SAVANNAH ― Vice President-elect Kamala Harris on Sunday urged voters on Georgia’s coast to get to the polls and elect Democrats Jon Ossoff and Raphael Warnock, kicking off a furious final stretch of campaigning ahead of Tuesday’s runoffs for control of the U.S. Senate.
“I’m here to thank you on behalf of Joe and myself for what you did in November,” she said, referring to President-elect Joe Biden. “And I’m here to ask you to do it again.”
Her visit was part of a push that will culminate with three rallies Monday: Vice President Mike Pence will stump for Republican U.S. Sens. David Perdue and Kelly Loeffler at a megachurch, while Biden and President Donald Trump hold dueling rallies later in the day.
Loeffler also brought in a big name while she campaigned Sunday.
South Dakota Gov. Kristi Noem joined Loeffler in McDonough, where she wowed the crowd of about 100 that had come to see her and the senator at Gritz family restaurant on the town square.
“The next president!” one man yelled as Noem climbed onto the bed of a white pickup truck to talk up Loeffler’s conservative bona fides.
”Leadership has consequences,” Noem said of Loeffler. “It matters who wins on Tuesday. It matters that she’s the one there fighting for you each and every day.”
At the Democratic rally in Garden City, just outside of Savannah, cars were spread out across a large parking lot surrounded by school buses. Attendees honked as Harris took aim at Secretary of State Brad Raffensperger’s recent call with Trump, in which the president urged Raffensperger to “find” enough votes to overturn Biden’s win in November.
“It was a bald-faced, bold abuse of power by the president of the United States,” Harris said, adding that it was “most certainly the voice of desperation.”
In visiting Savannah, Harris focused on a left-leaning county where early voting has lagged behind other liberal strongholds. Chatham County’s rate of early-voting participation trails DeKalb, Fulton, Gwinnett and other key Democratic counties.
In Chatham, where African Americans make up over 40% of the population, about 60% of voters cast ballots for Biden in November.
Statewide, over 3 million Georgians cast ballots during early voting, which ended Thursday. Sunday was all about getting out the vote on election day Tuesday.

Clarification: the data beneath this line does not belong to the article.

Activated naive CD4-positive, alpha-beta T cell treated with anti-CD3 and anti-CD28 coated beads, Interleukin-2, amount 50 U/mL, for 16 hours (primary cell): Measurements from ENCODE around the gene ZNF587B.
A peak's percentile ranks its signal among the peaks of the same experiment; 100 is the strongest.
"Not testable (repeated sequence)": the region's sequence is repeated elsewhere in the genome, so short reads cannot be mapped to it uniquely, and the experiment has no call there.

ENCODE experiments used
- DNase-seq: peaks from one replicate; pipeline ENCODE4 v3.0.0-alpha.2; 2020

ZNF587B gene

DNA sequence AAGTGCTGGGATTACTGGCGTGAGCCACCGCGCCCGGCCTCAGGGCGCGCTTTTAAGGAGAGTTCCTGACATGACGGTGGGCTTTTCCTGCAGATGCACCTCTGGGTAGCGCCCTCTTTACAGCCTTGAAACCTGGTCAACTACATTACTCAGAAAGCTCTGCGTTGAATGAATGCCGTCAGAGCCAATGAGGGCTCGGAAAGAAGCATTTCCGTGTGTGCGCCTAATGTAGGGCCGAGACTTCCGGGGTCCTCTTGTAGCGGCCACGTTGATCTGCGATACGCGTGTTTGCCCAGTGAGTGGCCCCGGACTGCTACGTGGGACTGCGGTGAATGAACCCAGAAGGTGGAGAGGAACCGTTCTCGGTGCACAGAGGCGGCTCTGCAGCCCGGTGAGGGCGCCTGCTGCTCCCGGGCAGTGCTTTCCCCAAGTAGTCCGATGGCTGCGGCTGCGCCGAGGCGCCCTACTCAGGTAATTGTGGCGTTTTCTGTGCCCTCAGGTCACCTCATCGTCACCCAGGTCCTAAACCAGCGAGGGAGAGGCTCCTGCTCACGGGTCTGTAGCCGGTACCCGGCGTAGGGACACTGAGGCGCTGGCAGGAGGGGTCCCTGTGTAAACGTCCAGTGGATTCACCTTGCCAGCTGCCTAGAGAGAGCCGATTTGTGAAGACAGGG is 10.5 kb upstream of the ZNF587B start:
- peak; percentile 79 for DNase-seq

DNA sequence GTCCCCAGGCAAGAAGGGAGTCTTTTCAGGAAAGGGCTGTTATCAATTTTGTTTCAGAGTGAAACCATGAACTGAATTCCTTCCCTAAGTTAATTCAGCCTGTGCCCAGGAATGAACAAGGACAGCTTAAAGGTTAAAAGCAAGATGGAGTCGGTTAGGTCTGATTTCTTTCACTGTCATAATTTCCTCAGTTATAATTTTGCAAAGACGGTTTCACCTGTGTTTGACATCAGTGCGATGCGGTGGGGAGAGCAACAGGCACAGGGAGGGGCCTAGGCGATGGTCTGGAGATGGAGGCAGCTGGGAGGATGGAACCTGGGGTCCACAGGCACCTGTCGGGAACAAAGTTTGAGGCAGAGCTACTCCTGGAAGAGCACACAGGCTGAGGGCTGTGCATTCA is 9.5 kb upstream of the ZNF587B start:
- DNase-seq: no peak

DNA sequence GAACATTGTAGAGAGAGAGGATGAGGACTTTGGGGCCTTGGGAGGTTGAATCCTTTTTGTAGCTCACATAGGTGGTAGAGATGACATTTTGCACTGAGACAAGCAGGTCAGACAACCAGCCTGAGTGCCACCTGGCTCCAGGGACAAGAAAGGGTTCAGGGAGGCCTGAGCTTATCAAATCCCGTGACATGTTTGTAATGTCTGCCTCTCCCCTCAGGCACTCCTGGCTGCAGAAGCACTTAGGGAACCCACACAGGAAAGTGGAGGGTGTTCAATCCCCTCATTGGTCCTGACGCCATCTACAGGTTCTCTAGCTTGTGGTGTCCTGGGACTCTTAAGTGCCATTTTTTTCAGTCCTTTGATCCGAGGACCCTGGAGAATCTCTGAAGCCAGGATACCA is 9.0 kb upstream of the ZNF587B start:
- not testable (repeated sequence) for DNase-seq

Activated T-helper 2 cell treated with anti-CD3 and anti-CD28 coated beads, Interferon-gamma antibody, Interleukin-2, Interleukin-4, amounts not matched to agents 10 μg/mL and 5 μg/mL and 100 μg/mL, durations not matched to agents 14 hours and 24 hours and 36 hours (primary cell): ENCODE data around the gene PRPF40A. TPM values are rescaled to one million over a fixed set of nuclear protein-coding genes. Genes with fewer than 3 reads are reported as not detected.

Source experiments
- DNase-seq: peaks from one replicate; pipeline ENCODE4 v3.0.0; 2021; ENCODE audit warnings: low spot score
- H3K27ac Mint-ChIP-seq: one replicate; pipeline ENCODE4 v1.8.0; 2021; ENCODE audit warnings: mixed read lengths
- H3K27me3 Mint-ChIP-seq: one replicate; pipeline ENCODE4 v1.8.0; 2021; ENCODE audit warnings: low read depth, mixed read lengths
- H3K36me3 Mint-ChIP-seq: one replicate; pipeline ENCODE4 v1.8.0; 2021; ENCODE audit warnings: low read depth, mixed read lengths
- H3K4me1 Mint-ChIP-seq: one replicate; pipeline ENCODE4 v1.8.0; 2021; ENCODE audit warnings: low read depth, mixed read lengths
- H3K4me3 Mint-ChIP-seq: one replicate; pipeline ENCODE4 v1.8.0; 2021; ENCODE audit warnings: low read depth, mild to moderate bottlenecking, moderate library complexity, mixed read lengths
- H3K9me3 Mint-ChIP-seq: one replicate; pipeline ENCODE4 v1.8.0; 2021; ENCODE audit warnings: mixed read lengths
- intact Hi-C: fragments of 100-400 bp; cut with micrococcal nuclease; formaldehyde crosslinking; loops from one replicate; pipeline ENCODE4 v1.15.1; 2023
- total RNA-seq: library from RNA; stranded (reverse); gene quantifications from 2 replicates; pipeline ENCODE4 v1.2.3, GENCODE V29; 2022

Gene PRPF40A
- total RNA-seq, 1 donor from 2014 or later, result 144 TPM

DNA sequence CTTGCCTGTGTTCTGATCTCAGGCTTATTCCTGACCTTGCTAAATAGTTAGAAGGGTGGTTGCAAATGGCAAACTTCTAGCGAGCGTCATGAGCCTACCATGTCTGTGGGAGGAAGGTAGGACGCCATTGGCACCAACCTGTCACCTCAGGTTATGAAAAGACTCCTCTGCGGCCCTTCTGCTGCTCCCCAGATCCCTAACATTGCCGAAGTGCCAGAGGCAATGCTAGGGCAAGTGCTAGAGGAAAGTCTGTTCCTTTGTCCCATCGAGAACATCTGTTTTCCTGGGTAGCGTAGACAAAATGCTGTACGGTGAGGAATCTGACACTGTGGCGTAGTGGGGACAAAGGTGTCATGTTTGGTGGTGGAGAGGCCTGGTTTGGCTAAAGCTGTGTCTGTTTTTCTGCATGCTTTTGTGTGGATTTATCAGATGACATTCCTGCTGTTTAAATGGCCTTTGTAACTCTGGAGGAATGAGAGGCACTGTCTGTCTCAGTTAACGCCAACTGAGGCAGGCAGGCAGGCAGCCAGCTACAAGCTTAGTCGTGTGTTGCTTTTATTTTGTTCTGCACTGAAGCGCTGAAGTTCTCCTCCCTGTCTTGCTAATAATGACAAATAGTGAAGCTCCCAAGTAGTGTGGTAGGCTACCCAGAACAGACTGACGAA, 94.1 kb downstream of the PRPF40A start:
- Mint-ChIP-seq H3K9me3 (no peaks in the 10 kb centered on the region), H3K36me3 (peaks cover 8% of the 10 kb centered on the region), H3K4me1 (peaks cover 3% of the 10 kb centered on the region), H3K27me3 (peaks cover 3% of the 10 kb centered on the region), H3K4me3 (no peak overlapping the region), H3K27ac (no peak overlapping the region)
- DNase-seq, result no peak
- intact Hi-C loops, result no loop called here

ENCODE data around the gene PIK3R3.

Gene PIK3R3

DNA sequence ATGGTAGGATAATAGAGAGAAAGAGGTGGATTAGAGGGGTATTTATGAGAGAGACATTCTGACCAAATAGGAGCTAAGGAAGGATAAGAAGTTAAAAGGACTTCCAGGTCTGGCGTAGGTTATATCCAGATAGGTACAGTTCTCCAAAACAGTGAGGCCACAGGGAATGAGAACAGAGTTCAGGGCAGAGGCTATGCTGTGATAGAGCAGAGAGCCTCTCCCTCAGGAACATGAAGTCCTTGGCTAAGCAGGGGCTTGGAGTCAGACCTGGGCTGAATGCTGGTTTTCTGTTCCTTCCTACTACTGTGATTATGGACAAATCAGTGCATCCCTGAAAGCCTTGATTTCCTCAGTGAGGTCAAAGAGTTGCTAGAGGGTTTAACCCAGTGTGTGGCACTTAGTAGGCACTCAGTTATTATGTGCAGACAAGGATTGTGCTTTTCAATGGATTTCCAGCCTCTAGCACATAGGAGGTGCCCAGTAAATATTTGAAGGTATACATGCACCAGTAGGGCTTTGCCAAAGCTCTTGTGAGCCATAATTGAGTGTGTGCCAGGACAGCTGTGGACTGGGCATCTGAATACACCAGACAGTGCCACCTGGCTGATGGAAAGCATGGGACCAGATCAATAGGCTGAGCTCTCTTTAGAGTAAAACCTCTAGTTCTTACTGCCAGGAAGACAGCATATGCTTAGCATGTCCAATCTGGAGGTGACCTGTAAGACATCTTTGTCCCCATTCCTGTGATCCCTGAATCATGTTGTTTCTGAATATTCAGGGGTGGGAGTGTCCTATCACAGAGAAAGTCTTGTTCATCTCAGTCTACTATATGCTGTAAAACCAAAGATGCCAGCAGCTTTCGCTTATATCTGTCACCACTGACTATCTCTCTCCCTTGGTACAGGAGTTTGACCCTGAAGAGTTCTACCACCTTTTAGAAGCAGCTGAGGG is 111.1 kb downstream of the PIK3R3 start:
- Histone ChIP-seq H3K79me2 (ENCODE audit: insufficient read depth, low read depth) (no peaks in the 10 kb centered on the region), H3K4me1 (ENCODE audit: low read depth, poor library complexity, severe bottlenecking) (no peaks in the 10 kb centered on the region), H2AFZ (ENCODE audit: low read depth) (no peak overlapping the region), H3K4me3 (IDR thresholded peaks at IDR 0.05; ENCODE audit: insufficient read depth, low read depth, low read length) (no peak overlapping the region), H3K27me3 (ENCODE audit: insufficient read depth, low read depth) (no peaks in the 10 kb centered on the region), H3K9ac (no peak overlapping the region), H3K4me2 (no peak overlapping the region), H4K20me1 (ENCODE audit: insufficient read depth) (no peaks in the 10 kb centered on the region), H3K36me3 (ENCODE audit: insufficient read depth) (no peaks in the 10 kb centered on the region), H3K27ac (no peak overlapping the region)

“Vote, vote, vote because your life depends on it,” Harris said.
For Warnock, the rally was a homecoming of sorts. He grew up in public housing in Savannah and launched his campaign with a video filmed here. At the rally, he brought up those connections multiple times.
“There’s no place like home,” he said. “We need Savannah to show up like it’s never shown up before.”
Ossoff highlighted the stakes of the runoff early in his speech.
“The whole country is watching the people of Georgia right now,” he said. “Georgia, feel your power.”
Atlanta Mayor Keisha Lance Bottoms told the crowd that Tuesday’s election “will determine the future of our country.” She brought up her own 2017 race for mayor, which she won by just over 800 votes.
“It was a tight race down to the bitter end. Then Sen. Kamala Harris came and she campaigned for me and there was energy, and there was a groundswell ... that fueled my win,” Bottoms said.
The Republicans continued to focus on parts of the state where GOP turnout has fallen behind. Perdue is self-isolating after he was exposed to a staff member who contracted the coronavirus, but his campaign sent surrogates to west Georgia, coastal areas and Atlanta’s exurbs to energize Republicans.
In McDonough, Noem pointed to the incoming vice president as a primary reason Republicans should go vote.
”If we don’t win the Senate seats, the deciding vote in the Senate is going to be Kamala Harris,” she said.
“We don’t want that individual breaking ties in the Senate on the most controversial pieces of legislation in this country.”
Staff writer Patricia Murphy contributed to this article.